Of course, there is more to implementing new IT systems than just project management. According to Bywater, "Even with good project management, projects can fail if they don't improve business processes, such as hospital administration."
Unless processes are improved, IT projects will not improve efficiency, no matter how effective the project management, he added.
Whether the Gateway Review or another government project management methodology, such as Prince2, is used in the NHS, there will still be other hurdles to cross.
A major challenge for the NHS is recruiting people with the correct project management skills and experience to help implement such methods across the service. IT recruitment is an ongoing problem for the health service, which often loses candidates to the lure of the private sector.
One NHS IT manager said, "There are a lot of highly skilled people in the IT area and they are looking for market rates. I don't think that the NHS currently has the funds available to pay those market rates," he added.
There are examples, however, of where the NHS has been able to get the right people on board to help to deliver major IT projects. One example of effective project management is the health service's ambitious electronic staff record project, which aims to bring together more than 30 different IT systems covering all NHS staff.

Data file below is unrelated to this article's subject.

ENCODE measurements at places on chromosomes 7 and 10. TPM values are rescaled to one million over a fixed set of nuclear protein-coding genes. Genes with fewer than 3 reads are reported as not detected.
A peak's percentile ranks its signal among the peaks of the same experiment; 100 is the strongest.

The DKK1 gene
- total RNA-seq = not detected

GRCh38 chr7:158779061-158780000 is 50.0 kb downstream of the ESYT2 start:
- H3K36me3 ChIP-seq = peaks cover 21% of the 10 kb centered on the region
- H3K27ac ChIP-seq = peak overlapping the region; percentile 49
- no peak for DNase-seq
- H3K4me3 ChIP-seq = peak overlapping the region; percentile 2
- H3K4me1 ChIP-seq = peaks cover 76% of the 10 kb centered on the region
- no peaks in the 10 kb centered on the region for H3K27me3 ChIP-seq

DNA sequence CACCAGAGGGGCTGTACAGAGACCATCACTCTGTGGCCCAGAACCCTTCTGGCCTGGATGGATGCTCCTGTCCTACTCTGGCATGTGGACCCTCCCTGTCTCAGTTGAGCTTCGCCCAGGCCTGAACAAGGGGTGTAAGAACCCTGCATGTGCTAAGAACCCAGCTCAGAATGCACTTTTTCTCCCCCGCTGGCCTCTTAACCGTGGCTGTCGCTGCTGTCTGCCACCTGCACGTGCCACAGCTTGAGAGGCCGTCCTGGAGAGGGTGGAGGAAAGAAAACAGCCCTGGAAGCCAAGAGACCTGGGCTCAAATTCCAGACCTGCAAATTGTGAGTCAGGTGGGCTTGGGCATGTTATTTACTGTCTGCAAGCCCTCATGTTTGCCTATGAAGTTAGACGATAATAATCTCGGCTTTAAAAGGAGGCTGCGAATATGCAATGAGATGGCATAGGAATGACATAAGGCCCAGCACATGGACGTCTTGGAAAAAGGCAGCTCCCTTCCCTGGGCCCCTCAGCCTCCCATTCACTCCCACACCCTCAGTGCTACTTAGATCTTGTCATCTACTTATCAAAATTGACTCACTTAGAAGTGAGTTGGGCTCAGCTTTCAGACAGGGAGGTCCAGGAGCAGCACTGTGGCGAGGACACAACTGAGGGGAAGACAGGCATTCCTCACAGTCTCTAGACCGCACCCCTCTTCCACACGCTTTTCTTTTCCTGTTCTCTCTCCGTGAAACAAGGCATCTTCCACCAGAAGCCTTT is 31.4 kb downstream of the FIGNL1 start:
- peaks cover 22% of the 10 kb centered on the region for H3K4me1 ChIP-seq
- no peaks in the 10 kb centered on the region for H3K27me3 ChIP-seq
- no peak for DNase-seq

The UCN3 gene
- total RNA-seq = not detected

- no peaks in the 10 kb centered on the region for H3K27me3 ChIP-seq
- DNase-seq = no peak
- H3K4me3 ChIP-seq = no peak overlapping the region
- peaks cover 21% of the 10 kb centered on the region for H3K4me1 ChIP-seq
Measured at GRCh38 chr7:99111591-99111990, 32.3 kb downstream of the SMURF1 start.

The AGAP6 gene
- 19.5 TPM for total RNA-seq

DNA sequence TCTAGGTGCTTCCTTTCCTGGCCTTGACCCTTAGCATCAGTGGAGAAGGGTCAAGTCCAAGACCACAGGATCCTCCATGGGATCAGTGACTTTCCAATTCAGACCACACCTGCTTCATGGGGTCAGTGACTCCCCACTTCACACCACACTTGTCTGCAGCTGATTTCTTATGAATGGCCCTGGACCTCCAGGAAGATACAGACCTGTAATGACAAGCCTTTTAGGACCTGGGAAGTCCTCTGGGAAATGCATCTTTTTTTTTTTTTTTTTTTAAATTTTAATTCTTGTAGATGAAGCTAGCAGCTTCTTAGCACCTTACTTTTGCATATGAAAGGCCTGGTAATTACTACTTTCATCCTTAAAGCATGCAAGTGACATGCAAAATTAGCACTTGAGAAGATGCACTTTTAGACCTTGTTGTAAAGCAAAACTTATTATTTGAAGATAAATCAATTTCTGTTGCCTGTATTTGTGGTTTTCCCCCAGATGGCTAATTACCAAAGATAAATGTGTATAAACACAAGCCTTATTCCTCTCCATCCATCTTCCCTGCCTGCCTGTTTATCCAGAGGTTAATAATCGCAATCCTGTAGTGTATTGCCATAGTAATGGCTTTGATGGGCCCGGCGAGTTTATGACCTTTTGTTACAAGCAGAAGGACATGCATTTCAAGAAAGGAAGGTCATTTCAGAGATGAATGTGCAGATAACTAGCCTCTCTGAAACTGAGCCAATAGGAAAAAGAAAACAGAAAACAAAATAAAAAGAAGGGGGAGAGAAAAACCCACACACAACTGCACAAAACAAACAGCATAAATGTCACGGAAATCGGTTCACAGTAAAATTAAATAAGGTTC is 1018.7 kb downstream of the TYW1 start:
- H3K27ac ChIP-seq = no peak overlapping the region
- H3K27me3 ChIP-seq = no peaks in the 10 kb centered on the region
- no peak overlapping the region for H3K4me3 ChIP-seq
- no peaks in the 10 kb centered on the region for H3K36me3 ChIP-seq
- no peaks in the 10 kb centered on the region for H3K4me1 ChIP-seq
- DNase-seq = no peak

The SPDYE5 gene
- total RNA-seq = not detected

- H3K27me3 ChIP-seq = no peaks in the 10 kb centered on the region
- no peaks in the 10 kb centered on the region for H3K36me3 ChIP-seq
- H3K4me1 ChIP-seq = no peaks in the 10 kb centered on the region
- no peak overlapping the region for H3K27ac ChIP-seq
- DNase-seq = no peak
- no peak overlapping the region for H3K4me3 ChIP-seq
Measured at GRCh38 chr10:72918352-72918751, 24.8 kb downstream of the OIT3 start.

In February the NHS Shared Services Executive, which is overseeing the project, appointed Viv Martin as project manager. A spokesperson for the Shared Services Executive said, "Martin is from the private sector and he is very experienced. His forte is large-scale project delivery.
"We are very happy with the progress of the project and we are taking the whole issue of project management very seriously", the spokesperson added.
This is set against a background of poor IT services. Wanless described the UK's "particularly poor record on the use of information technologies in the health service", and reported that the service's annual spend per employee was lower in 2000 than in any other sector of the economy he had looked at. He identified areas such as IT infrastructure, clinical governance support systems and electronic patient records as having a crucial role to play in the health service's future.
The report provides little detail on how these projects should be managed, and there is a feeling in the health service that this will be crucial, especially for the newer schemes such as electronic patient records.
For its part the Department of Health has yet to shed light on this problem, although an official did confirm that it is looking at a new programme for managing IT across the NHS.
With the Wanless Report calling for the UK to devote a significantly larger share of its national income to health care over the next 20 years, the quality of management in IT projects will be just as important as the money itself.
The Wanless Report is at www.hm-treasury.gov.uk/